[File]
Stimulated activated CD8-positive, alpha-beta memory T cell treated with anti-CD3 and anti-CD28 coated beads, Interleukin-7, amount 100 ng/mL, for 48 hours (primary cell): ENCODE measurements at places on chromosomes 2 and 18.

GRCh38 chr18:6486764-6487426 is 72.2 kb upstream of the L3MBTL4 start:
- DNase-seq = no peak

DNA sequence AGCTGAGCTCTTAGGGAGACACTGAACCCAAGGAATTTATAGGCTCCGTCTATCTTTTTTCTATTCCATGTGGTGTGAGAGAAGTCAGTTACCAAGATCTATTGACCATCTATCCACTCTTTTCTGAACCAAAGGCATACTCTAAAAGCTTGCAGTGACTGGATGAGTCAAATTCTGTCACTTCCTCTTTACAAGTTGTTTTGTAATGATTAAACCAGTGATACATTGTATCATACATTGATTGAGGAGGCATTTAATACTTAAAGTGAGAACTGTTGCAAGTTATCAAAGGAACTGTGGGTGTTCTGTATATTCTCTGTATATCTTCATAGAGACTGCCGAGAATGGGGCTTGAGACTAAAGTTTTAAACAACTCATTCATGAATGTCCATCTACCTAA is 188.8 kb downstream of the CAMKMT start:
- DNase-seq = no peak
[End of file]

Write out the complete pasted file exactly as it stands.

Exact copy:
Stimulated activated CD8-positive, alpha-beta memory T cell treated with anti-CD3 and anti-CD28 coated beads, Interleukin-7, amount 100 ng/mL, for 48 hours (primary cell): ENCODE measurements at places on chromosomes 2 and 18.

GRCh38 chr18:6486764-6487426 is 72.2 kb upstream of the L3MBTL4 start:
- DNase-seq = no peak

DNA sequence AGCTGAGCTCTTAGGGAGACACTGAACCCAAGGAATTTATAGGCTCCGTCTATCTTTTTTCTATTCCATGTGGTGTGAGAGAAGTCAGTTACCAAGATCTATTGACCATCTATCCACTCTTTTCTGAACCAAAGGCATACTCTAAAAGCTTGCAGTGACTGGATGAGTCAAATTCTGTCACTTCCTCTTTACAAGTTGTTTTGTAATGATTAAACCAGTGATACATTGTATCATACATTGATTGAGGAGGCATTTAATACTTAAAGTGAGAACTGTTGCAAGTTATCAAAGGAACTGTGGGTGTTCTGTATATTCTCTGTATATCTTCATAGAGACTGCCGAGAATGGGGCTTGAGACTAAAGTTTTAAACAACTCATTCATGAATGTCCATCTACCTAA is 188.8 kb downstream of the CAMKMT start:
- DNase-seq = no peak